Great American Paddle-In

By Pete Williams

Talking paddling and writing

I love the Great American Teach-In, where parents come to school and talk with their kids’ classes about what they do for a living.

As a writer, though, it’s a challenge to compete with brave people in uniform: cops, firefighters, military. They have cool stories and even better props.

I did my first Teach-In in 2008 and back then I thought kids might find my sportswriter perspective interesting. After all, my kids go to a school adjacent to the Toronto Blue Jays spring training site. Tampa Bay is a sports crazed market. Surely, they’d find it cool that I go to sports events, interview athletes, and write about it.

What I found, however, is kids weren’t that interested, which should trouble those who run professional sports teams. When I was 8 years old, I could rattle off every player on the Blue Jays – at the time a two-year-old expansion franchise – and I lived in Virginia.

These days, I wonder what would happen if Jose Bautista walked behind the outfield wall during spring training, strolled through the school courtyard and into the lunchroom in uniform. How many kids would know who he was?

I gave my same sportswriter spiel in 2009 and 2010. I brought a DVD of my television appearances talking sports and kids found that slightly more interesting.

Today I took a different approach, bringing in a stand-up paddleboard and an iPad, which I used to show off Paddle Fit, the “vook” (video book) on stand-up paddleboarding I had the honor of writing with SUP guru Brody Welte, who recently moved from the Tampa Bay area to San Diego.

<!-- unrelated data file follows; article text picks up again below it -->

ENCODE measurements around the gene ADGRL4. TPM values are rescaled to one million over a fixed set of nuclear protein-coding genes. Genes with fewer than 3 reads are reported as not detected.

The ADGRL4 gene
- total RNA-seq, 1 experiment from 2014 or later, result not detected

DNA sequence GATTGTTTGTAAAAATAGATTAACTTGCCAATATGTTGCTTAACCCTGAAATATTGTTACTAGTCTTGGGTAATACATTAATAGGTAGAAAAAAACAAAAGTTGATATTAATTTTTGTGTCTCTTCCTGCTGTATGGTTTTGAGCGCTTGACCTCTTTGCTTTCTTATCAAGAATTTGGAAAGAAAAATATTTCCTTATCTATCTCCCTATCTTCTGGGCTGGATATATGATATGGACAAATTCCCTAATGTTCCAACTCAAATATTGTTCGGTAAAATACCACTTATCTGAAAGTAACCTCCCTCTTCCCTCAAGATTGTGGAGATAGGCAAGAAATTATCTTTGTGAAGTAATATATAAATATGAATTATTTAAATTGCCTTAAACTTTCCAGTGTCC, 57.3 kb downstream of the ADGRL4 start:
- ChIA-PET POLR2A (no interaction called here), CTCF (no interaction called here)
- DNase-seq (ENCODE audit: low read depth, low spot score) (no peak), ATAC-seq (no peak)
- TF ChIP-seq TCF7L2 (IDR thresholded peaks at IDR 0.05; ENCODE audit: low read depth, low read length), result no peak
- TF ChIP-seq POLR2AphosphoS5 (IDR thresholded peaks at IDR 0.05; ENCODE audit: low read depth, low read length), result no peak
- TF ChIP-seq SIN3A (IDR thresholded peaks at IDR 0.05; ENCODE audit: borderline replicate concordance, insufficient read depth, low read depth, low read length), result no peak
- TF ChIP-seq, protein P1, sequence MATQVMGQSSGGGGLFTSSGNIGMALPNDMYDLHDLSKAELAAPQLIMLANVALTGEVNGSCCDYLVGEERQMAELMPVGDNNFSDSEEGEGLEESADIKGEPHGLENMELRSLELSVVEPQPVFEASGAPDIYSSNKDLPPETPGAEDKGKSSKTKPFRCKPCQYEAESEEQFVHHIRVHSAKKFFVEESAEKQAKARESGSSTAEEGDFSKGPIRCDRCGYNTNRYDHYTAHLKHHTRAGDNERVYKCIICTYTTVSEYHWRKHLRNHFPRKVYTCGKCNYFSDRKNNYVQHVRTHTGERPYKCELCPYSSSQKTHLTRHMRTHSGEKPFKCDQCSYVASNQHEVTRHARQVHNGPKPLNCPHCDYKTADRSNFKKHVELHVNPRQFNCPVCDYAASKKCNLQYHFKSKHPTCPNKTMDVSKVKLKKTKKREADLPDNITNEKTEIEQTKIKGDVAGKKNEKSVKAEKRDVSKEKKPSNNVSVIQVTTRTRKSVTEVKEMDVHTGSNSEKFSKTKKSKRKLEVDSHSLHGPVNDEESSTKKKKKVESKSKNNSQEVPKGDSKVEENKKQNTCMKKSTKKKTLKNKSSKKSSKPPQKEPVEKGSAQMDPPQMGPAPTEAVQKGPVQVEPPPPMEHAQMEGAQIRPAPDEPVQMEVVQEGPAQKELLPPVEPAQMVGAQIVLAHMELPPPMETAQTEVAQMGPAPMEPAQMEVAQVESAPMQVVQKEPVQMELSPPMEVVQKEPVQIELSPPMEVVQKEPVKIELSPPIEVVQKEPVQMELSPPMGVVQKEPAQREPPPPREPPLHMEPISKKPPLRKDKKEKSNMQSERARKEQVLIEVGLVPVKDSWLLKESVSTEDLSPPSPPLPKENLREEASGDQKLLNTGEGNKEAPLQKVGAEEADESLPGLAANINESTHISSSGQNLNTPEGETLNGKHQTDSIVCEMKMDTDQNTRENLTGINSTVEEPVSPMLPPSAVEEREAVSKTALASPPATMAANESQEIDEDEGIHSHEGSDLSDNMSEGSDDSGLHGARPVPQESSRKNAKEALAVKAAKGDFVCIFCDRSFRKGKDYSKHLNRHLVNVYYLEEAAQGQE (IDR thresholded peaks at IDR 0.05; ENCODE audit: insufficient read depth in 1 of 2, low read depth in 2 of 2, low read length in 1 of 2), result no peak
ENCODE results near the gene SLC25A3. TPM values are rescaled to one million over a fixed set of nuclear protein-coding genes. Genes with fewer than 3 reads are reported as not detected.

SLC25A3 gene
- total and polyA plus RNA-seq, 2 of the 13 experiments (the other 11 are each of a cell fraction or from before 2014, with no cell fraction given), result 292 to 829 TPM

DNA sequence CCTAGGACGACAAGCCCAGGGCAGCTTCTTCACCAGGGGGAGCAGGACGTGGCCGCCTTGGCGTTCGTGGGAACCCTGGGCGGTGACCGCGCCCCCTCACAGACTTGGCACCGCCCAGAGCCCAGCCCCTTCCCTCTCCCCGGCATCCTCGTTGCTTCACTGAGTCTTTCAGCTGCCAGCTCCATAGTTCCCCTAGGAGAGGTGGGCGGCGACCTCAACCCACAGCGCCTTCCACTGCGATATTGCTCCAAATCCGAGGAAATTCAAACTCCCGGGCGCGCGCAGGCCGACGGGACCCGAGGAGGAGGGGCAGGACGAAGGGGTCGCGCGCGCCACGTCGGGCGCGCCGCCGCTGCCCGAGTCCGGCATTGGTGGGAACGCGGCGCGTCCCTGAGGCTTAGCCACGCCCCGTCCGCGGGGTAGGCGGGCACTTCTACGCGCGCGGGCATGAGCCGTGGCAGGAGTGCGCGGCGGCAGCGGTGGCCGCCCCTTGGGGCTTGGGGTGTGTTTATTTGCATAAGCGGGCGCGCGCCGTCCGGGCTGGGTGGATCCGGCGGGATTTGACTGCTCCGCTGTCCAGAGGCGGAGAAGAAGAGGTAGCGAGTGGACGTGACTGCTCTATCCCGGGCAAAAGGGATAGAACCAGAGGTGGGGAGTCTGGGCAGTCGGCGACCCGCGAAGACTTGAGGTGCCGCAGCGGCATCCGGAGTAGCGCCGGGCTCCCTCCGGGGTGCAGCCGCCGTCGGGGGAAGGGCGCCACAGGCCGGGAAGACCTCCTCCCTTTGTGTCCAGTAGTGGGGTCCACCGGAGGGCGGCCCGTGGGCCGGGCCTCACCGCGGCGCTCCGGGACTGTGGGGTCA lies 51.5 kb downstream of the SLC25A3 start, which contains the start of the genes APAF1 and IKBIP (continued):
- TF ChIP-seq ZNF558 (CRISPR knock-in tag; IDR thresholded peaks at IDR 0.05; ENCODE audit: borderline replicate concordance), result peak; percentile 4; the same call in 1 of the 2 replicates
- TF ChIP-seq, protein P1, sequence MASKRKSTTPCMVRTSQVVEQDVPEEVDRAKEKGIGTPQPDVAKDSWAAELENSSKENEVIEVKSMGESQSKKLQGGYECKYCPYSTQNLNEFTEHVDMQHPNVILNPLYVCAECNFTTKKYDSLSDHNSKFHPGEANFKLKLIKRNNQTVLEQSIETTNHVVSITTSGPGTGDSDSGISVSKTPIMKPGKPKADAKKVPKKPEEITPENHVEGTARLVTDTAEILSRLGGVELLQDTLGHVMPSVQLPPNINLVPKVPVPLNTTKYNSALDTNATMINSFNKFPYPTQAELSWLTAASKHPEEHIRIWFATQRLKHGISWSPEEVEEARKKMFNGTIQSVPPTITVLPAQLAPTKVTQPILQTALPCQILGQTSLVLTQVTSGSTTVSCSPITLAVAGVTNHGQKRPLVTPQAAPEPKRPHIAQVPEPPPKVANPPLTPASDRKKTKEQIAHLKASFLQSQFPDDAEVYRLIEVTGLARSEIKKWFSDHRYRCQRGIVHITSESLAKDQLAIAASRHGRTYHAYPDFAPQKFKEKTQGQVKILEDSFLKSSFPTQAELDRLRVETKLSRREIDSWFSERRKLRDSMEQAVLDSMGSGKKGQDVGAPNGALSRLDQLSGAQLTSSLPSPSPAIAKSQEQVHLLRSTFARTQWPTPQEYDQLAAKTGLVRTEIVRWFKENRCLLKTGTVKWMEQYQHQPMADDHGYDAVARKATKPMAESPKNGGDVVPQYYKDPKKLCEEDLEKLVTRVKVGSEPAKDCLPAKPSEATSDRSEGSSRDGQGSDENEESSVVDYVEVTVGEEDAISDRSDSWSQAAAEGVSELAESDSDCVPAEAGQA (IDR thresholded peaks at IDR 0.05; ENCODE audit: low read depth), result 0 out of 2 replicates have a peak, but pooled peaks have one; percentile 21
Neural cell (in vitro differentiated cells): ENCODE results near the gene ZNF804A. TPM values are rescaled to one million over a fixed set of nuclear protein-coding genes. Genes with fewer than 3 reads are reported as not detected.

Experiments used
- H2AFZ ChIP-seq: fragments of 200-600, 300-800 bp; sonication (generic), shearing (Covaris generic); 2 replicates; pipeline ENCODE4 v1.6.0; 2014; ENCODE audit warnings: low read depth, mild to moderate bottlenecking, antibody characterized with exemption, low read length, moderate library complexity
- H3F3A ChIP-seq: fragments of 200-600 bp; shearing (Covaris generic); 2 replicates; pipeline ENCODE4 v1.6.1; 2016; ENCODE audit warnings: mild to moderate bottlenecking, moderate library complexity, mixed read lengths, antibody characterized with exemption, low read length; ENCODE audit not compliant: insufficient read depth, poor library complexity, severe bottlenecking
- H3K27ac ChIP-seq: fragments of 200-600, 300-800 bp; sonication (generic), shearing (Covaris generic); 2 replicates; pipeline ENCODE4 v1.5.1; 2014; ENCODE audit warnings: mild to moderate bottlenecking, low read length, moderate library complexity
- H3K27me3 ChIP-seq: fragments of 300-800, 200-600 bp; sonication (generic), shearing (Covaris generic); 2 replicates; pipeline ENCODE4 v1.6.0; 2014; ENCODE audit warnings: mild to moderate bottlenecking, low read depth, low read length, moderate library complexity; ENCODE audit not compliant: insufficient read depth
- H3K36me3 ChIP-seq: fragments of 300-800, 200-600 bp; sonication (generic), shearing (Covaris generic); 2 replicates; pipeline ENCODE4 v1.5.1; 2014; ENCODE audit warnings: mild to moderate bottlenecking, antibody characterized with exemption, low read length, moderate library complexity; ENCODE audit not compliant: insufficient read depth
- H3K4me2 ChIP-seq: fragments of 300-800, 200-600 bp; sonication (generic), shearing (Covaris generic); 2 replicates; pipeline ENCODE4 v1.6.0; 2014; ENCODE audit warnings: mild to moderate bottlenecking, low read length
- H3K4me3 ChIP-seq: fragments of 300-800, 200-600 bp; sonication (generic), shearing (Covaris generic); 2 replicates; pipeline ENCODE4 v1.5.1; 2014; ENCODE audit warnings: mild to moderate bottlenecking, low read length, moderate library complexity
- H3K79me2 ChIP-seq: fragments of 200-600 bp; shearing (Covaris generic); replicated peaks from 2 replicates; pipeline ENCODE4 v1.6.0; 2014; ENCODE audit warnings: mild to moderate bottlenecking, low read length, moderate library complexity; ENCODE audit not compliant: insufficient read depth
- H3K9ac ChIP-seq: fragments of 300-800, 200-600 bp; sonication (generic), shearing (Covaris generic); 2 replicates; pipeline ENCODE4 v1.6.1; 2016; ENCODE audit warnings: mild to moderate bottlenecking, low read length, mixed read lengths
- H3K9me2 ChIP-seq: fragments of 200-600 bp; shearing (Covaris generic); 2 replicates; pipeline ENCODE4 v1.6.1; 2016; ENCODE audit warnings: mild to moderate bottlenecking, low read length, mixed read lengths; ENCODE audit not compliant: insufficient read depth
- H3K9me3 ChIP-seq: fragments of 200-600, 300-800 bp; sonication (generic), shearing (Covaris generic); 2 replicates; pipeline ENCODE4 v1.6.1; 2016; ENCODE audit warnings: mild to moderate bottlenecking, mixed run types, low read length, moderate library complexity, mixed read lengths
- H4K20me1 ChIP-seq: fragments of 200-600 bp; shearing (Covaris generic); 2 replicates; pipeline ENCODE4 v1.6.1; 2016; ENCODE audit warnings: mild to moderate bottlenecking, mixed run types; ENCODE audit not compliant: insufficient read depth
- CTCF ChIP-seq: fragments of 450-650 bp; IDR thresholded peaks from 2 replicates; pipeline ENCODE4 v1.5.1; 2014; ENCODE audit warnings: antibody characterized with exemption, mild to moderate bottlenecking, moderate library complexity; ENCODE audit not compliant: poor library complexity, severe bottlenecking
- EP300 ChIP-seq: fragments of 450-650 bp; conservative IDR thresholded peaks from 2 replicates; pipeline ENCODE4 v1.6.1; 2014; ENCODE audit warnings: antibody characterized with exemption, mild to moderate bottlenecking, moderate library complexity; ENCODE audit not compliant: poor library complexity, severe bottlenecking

Even though I only brought an 8-foot kids paddleboard, as opposed to my 12-foot-6 board, that was enough to draw oohs and ahs the moment I walked in the door. I demonstrated how to size a paddle and proper paddling technique. The vook helped a lot.

The third graders and first graders asked a lot of great questions about writing and paddleboarding, though the first graders seemed much more concerned about encountering sharks.

Why didn’t I take this approach earlier for the Great American Teach-In? After all, the media world I’ve worked in over the last 20 years is unrecognizable today. Who knows what it will look like in five years?

Last week, I spoke to a feature writing class at the University of South Florida, a group composed of communications majors. I couldn’t help but wonder what these kids planned to do with their degrees.

Go into journalism? Really?

The first graders and third graders are passionate about writing. They asked what I like to write about and I stressed how it’s a lot easier to write about things that interest you. For me, that’s been sports, business, fitness, and now endurance sports. Adapt to new technologies – like the iPad and vook – and you can keep writing forever, at least I hope.

After speaking to my second class, I packed up the paddles and board and headed out. I’m not doing noble work like the folks in uniform, but at least I could hold my own at The Great American Teach-In.

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